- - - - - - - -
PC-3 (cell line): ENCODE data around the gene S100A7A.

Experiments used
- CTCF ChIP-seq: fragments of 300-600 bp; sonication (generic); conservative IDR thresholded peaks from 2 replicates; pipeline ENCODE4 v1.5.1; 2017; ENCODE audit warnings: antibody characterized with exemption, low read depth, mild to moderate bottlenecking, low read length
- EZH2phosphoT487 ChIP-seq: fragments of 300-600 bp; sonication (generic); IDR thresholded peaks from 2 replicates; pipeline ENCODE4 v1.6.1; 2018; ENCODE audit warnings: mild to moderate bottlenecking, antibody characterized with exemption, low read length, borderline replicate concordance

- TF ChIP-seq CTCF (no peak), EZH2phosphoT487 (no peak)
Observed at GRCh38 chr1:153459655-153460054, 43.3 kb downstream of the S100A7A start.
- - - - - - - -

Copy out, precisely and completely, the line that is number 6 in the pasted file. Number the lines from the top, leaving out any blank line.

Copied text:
Observed at GRCh38 chr1:153459655-153460054, 43.3 kb downstream of the S100A7A start.